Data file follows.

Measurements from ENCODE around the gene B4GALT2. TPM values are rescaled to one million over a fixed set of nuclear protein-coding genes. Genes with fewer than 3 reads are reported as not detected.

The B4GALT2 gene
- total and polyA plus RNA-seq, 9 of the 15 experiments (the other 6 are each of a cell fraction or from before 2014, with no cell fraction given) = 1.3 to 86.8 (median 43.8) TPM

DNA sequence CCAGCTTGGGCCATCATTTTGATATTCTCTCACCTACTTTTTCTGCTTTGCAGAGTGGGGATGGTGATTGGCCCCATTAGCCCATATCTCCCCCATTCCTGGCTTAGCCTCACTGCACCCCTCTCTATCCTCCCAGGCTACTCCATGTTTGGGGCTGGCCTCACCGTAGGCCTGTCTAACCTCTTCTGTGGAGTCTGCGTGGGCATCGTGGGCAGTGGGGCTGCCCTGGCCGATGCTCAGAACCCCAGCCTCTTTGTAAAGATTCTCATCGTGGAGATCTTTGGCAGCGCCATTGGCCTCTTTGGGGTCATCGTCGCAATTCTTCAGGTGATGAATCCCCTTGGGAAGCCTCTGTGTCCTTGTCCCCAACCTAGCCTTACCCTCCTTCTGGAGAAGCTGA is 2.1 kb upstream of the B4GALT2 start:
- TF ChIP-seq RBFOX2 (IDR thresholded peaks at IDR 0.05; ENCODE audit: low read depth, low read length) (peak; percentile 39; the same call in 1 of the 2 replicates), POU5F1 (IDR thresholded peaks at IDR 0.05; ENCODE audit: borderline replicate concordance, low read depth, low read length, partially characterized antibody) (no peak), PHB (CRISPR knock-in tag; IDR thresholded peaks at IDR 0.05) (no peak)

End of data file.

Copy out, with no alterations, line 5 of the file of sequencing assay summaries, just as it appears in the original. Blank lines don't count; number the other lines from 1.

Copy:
- TF ChIP-seq RBFOX2 (IDR thresholded peaks at IDR 0.05; ENCODE audit: low read depth, low read length) (peak; percentile 39; the same call in 1 of the 2 replicates), POU5F1 (IDR thresholded peaks at IDR 0.05; ENCODE audit: borderline replicate concordance, low read depth, low read length, partially characterized antibody) (no peak), PHB (CRISPR knock-in tag; IDR thresholded peaks at IDR 0.05) (no peak)